Techniques of Cutting on Action

How to make transitions between different shots and scenes when editing a film? Often times the editor will strangle to find and match cuts for a smooth transition between the shots and scenes.

To make edits less visible film editors use a style of editing called Continuity editing. One technique, Continuity editing, is using match cuts to change the scene or point of view. Match cuts carry over visual or audio elements from one shot to the next to make the edit nearly invisible to the viewer.

According to Tindell, there are three types of much cuts:

Graphical Match
When a visual element is carried over from one shot to the next shot.

Match on Action Cut
The movement of a character or object is carried over from one shot to the next shot.

Sound Bridge
Carries over a sound element from one shot to the next shot.

Cutting on action can also be used to carry the viewer through time to help transition the viewer into the next scene. The continuity of the action should tell us that this is the same character (Tindell, 2016).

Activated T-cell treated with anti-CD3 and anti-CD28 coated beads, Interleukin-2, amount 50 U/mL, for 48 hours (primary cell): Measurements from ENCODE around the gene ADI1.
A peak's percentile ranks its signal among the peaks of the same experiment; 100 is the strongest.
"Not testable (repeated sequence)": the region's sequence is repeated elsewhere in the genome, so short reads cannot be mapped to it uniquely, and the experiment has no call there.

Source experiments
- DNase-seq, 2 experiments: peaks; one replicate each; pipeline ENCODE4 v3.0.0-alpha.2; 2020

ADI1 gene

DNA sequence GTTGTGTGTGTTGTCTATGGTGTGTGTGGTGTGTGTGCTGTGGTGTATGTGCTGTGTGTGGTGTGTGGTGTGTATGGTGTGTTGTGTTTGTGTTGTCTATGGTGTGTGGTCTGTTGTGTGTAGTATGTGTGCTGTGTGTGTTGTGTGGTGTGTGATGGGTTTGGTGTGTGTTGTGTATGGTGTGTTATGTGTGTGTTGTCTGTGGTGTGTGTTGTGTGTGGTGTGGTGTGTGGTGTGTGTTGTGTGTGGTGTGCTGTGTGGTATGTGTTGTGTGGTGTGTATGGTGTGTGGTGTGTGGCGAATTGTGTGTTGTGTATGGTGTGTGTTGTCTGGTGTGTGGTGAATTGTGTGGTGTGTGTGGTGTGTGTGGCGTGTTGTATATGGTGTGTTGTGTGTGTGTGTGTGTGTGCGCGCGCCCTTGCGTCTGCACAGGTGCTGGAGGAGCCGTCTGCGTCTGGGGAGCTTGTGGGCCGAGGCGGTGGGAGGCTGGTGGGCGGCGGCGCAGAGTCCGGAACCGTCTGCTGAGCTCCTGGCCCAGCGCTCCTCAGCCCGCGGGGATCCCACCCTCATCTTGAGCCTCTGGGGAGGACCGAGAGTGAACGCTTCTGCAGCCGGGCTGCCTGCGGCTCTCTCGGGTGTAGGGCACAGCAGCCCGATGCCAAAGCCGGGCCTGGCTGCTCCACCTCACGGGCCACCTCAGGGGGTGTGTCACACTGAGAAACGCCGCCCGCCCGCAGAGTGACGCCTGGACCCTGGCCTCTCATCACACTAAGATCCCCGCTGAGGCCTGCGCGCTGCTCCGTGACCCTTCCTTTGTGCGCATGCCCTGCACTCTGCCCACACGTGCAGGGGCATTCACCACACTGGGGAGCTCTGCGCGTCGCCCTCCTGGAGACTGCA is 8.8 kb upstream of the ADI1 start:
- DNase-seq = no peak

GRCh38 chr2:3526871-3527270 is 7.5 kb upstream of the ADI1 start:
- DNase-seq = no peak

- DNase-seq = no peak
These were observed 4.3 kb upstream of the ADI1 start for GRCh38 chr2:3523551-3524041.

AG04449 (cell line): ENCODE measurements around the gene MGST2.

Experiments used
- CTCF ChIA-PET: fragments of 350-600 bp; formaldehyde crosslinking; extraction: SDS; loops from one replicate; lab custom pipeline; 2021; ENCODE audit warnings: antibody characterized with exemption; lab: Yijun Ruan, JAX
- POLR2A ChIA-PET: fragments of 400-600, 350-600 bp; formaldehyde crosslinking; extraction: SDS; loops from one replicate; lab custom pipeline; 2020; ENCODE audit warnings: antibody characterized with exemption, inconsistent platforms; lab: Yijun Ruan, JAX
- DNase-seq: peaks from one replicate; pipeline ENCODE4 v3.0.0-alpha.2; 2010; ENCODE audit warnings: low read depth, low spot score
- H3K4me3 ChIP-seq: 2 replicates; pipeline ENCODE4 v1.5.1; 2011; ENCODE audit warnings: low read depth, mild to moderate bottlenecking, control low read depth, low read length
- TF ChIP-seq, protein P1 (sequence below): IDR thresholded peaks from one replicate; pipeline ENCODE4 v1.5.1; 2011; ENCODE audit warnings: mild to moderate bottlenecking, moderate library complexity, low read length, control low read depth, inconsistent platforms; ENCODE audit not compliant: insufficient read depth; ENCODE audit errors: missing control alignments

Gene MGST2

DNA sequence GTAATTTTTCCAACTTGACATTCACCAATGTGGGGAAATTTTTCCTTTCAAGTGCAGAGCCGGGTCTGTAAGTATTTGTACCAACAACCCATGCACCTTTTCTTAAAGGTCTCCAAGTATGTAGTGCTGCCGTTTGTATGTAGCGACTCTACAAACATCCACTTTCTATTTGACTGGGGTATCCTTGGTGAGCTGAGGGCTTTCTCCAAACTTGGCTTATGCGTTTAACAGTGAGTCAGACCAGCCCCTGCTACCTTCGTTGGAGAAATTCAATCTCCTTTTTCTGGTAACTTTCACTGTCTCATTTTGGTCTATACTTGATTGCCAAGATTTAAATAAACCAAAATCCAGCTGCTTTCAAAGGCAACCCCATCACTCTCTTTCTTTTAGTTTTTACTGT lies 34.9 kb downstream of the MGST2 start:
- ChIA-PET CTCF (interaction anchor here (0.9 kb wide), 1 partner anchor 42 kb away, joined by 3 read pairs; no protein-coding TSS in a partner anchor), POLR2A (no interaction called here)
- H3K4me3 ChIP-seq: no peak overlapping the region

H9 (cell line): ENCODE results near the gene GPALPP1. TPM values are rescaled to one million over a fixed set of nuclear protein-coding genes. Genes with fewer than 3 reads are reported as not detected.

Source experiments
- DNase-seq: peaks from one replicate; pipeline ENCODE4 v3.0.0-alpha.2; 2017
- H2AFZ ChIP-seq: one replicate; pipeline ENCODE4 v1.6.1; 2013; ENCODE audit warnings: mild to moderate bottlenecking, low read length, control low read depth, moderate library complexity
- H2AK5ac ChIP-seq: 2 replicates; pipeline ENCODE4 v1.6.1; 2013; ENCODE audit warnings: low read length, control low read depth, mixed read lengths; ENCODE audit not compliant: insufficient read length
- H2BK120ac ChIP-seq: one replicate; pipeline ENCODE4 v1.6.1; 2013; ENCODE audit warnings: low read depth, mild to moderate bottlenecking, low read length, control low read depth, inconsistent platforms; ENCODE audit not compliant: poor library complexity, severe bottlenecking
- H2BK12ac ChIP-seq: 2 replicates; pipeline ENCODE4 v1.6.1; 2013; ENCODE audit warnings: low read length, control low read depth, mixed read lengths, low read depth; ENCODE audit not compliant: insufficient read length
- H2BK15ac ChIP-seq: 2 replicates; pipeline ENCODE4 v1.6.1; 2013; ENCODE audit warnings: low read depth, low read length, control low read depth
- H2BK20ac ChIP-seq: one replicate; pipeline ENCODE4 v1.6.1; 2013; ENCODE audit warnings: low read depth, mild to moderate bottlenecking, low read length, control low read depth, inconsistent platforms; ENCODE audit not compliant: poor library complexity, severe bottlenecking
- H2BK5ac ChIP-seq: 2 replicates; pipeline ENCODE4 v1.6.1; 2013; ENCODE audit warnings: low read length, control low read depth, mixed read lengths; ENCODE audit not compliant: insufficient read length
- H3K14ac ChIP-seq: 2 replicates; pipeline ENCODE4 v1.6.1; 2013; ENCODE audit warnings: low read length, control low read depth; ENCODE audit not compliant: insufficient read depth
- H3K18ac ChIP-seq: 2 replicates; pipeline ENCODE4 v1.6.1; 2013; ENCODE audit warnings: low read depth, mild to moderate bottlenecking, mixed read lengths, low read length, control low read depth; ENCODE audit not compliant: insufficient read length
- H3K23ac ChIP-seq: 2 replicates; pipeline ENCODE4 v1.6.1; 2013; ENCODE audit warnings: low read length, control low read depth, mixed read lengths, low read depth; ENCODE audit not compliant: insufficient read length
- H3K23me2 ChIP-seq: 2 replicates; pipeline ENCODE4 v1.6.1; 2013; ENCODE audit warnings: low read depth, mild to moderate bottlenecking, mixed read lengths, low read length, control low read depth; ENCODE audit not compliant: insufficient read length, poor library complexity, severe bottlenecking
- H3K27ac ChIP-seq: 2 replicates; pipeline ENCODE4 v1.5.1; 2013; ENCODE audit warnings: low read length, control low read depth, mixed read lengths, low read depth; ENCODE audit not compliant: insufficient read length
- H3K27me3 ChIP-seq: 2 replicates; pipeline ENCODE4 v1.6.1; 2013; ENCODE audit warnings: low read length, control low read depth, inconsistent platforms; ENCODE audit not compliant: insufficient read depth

Match on Action Cut Between Shots

An example of a match on action cut between shots can be seen in The Insider (00:10:13 to 00:10:17). Watch The Insider from 00:10:08 to 00:10:36 to see match on action cut and sound bridge. Overlapping obviously adds “a few frames so that all elements of the character overlap with each other for a much more natural appearance” (Priebe, 2011, p.211).

Match on Action Cut Between Two Scenes

An example of brilliant Match cut between two different scenes, which has the same character carried through time, is City of God: the chicken chase. It seems like a perfect example of using Parallel editing. Parallel cutting is used to show two parallel actions taking place at the same time (Kobre, 2012, p.194).

Tindell, John. 2016. Match Cuts in Film Editing.
Kobre, Kenneth. 2012. Videojournalism: Multimedia Storytelling.
Priebe, Kenneth A. 2011. The Advanced Art of Stop-Motion Animation.